An unwelcome guest seeking permanent residence in your home.
You’ve always treated your body as a temple, yet this guest has defiled your temple with ease.
He interrupts your life.
He steals your independence.
He drains your bank account.
If you’re one of the lucky ones, he makes his presence scarcely known after a while. Or if you’re among the rare few, he exits, never to return again.
Who is “he”? Chronic illness and he is (literally) a major pain.
Life with a chronic illness is a constant and lonely battle. Every day, you fight to manage your symptoms. Every day, you fight for some semblance of normalcy. You desire to keep up with your peers and when you don’t, you feel deflated.
This is what life is like for millions of people across the world.
And it comes in an endless number of shapes and forms — cancer, diabetes, autoimmune diseases, mental illness — their personalities differ yet they all pack a life-changing punch.
Often, their symptoms are largely invisible to those other than their victims. That’s the greatest part of the struggle.
How can you successfully manage the pain and improve your quality of life when faced with “it’s all in your head” or “you look fine to me”?
It’s near impossible.
That’s why we need to see chronic illness for what it is and talk about it. Especially now.
We’re in the midst of a global health pandemic fighting a common enemy — COVID-19. This enemy is deathly contagious and no respecter of persons. That’s not even the scary part.
The scary part is the long-term effects. In many patients, COVID-19 has triggered myalgic encephalomyelitis/chronic fatigue syndrome (ME/CFS), a debilitating chronic condition that can leave a person bedridden for weeks.
This is no joke! For a subject as heavy as chronic illnesses for which you need to tread lightly, it’s easiest to avoid it altogether. Rather than pretend it doesn't exist, let’s talk about it.
By talking, we empower those who suffer from a chronic illness to walk through it. Being heard and understood is a powerful step toward healing.
So, how do you talk about it?
Less is more
There’s nothing more tempting than to fill an awkward silence or situation with many words to put yourself at ease. Resist the temptation!
In someone else’s pain and suffering, less is more. Your presence is more powerful than your words.
When you do speak, say things like:
“How are you feeling right now?”
“What can I do to help ease the pain?”
“Describe what you’re experiencing, I’m here to listen.”
“I can’t imagine what you’re going through but know that I’m here for you.”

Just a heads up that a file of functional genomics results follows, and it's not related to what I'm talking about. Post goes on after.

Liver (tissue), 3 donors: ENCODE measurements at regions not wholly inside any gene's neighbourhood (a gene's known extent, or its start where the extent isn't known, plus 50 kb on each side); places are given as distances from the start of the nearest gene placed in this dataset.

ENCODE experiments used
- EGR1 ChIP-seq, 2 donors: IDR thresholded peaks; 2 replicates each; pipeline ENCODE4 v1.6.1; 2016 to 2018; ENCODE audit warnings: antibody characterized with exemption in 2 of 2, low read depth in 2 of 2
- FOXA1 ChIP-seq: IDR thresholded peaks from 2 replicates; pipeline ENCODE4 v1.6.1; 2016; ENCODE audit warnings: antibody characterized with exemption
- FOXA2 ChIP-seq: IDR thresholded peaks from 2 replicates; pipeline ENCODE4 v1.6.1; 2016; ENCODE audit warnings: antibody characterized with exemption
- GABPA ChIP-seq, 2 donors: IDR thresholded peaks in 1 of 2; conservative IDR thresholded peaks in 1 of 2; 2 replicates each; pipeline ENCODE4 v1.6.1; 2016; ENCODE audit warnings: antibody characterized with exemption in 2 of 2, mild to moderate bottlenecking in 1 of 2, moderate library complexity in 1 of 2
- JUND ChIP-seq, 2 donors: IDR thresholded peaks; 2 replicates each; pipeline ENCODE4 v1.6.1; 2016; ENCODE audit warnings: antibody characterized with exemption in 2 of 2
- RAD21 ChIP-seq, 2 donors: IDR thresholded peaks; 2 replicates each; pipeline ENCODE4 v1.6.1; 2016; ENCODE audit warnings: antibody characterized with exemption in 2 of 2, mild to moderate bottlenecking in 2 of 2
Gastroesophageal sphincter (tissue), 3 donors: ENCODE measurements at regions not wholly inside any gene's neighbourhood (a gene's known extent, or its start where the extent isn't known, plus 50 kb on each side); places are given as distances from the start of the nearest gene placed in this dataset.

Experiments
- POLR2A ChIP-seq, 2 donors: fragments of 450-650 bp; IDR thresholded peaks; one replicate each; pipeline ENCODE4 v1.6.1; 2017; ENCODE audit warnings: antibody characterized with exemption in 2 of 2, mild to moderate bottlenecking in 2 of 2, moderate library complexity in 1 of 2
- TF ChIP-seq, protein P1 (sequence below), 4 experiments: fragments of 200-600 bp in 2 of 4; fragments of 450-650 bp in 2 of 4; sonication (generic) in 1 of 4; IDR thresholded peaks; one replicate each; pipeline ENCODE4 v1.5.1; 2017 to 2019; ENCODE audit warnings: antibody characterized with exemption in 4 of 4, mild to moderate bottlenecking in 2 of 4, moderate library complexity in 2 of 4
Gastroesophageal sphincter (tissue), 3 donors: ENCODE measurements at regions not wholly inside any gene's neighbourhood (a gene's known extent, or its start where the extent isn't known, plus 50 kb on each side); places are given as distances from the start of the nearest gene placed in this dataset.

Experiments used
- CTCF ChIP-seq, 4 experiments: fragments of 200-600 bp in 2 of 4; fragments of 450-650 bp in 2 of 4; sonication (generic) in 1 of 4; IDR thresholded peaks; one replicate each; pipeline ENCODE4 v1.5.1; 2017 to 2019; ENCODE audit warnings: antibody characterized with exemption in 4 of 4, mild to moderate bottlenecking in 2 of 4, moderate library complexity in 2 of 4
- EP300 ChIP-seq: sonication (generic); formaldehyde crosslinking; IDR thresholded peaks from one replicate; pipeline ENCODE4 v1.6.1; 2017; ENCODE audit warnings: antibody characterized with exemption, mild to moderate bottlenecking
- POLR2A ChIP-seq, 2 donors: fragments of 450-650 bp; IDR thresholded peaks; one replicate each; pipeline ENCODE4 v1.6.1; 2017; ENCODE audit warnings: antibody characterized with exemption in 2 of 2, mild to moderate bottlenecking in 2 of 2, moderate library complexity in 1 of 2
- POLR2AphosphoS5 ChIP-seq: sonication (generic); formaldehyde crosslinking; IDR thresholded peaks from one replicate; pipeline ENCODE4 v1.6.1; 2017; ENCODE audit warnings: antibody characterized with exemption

Be ready to hear their answer, even if you don’t like the sound of it. Be patient to listen to their response, even if you don’t have time for it. What they’re experiencing is not easily expressed in a few words.
On my worst days, the last thing I wanted was to have a conversation. On the days that I could, I was more comforted by these words than (well-meaning) advice on what I should do to help with the healing process.
Choose your words carefully.
If you have someone in your world who has shared some details of their chronic illness with you, treat that information with honour and respect. Show curiosity.
Research their illness so you have an idea of what they’re going through. This will help you empathise the next time you have a conversation. You’ll be positioned to ask the right questions and notice any red flags.
Be wise with this information. Don’t use it as an excuse to offer your unsolicited advice or an opportunity to regurgitate all you’ve learned about their illness. Nobody likes a know-it-all, just keep it to yourself until asked.
Find a balance
We don’t want your pity; we want your perception.
Don’t treat a person with chronic illness differently because of their condition. It’s only a reminder of what they’ve lost. Remember, they’re still the same person (in soul and spirit) and deserve to be treated that way.
Even so, they’re dealing with significant changes to their mind and body. This means their cognitive function and physical mobility may be hindered. Acknowledge it for what it is and consider how they might respond to certain circumstances.
It’s all about balance. To find it, just ask.
Chronic illness doesn’t have to be uncomfortable; it just needs to be talked about.